Summer Institute on Technology in Teaching. Hosted by the Teaching Resources Center, this popular annual event provides IET with an opportunity to bring hands-on technology training to UC Davis instructors. IET's Mediaworks staff played a major support role at this year's event, providing everything from presentations on how to deliver instructional content via DVD to hands-on labs for Photoshop and Dreamweaver. (See "Annual Summer Institute Serves Up Technology Fare to UC Davis Instructors" in this issue.)
Course Management Symposium. This first-ever event at UC Davis brought together faculty, technical and academic staff, and administrators from several universities to share their learning about both commercial course management solutions and "home grown" systems. Held on October 3, this symposium was hosted by the Academic Computing Coordinating Council (AC4), with support from the Provost's office and leadership from the director of IET-Mediaworks, Harry Matthews.
The AC4 recognized the increasing demand for Web-based course management systems and is committed to adopting a solution that is based on strategic analysis and experience to serve the campus over the long term. One of our goals will be to ensure that any such system can be integrated with other key business systems on campus, including the MyUCDavis portal.
Classroom Upgrade Project. In support of the Registrar's work to upgrade all general assignment classrooms, IET has been equipping these rooms with a consistent set of high quality audio-visual equipment. With the same equipment in all rooms, instructors can more easily plan the use of multimedia materials and presentations for their classes.
In addition, as part of our effort to ensure the success of instructors in the classroom, we have once again launched our Meet and Greet program. At the beginning of fall quarter, specially trained IET staff spent the first week of classes greeting instructors in every classroom with the new multimedia equipment. We showed them how to use the equipment, and left them with instructions and resources for further help.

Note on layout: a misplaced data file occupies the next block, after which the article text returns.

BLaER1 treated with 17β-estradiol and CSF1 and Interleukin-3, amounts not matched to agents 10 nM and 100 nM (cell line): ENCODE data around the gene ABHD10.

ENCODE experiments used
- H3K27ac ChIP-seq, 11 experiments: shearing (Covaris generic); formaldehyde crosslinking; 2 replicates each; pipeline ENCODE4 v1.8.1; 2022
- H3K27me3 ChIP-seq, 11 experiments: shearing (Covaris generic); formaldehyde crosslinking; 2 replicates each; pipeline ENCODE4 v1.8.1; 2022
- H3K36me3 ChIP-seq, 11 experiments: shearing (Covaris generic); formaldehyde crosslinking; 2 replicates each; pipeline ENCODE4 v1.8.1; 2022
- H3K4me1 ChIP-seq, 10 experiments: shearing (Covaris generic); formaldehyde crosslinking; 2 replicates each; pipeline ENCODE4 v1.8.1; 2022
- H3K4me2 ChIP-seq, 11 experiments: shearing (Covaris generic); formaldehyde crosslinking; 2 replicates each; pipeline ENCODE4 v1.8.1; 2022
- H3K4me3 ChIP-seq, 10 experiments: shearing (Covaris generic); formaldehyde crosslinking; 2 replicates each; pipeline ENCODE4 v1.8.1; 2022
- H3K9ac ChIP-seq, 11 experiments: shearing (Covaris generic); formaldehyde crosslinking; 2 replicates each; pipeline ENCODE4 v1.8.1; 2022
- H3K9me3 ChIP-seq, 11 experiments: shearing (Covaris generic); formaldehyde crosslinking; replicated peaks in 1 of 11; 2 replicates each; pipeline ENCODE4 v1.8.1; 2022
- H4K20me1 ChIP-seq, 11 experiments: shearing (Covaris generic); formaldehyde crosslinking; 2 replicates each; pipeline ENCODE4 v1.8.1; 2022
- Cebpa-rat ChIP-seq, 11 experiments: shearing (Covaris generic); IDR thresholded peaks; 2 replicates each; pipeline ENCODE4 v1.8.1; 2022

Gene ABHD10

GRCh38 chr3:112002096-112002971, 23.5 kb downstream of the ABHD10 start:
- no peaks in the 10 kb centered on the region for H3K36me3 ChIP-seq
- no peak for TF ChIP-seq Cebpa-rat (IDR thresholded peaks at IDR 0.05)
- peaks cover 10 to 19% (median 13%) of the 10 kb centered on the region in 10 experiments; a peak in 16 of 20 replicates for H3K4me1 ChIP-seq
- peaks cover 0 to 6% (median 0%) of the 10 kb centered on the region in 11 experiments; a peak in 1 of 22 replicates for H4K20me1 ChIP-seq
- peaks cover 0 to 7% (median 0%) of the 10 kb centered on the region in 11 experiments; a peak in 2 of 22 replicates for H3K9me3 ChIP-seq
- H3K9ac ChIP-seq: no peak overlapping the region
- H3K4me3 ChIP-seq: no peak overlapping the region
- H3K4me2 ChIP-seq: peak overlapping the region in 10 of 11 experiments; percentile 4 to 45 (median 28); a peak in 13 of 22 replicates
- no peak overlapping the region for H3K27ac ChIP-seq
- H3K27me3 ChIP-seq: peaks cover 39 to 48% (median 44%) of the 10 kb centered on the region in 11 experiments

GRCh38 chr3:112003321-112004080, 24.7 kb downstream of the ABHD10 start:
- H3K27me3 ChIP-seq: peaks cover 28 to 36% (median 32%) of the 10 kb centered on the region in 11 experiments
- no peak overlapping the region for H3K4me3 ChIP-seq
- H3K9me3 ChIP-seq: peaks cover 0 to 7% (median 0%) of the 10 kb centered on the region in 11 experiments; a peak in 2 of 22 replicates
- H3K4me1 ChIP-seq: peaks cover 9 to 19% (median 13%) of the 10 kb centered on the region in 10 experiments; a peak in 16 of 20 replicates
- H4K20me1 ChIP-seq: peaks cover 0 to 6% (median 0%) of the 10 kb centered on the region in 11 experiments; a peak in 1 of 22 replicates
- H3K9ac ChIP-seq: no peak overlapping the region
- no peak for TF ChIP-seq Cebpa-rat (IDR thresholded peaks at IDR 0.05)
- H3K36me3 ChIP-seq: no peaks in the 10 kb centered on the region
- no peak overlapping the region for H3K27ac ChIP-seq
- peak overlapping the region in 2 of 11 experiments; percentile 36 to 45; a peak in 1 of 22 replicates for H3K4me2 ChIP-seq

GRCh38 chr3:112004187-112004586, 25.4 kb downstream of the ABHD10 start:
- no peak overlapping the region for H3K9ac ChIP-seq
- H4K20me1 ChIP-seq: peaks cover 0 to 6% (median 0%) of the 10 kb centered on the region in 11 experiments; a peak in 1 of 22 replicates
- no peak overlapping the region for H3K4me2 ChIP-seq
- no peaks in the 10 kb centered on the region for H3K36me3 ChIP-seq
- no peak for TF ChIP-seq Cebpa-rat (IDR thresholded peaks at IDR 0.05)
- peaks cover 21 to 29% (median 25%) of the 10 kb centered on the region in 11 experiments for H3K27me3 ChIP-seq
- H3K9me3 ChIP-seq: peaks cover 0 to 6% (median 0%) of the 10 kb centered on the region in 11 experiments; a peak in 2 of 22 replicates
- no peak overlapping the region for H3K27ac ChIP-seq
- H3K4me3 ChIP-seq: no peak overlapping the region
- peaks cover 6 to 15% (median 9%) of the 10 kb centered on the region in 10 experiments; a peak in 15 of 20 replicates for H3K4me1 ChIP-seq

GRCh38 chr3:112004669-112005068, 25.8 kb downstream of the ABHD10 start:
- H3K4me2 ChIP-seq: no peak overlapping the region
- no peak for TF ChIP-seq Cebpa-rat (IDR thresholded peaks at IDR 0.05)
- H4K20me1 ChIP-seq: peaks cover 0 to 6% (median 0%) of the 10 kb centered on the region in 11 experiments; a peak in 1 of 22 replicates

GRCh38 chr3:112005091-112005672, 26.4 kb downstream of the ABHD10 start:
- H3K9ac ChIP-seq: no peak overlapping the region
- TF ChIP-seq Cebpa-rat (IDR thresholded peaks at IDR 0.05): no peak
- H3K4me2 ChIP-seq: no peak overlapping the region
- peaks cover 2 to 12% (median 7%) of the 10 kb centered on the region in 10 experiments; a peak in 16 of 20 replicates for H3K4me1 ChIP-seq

Student Computer Ownership Expectation. In anticipation of this new expectation (all entering undergraduates are now expected to own a computer), my colleagues Janet Hamilton, Vice Chancellor for Administration, Carol Wall, Vice Chancellor for Student Affairs, and I formed a workgroup last fall to develop an implementation plan. I'm pleased to report that the workgroup, in partnership with Dell Computer Corporation, has established a Computer Purchase Program now available to all UC Davis affiliates. For more on computer ownership, see "You Asked...About Computer Ownership" in this issue.
Looking back at these accomplishments, I realize the campus has made a great deal of progress over the last year. I look to the future with confidence in our campus' ability to use technology strategically to meet its challenges and with a renewed commitment to providing the support and leadership needed to succeed.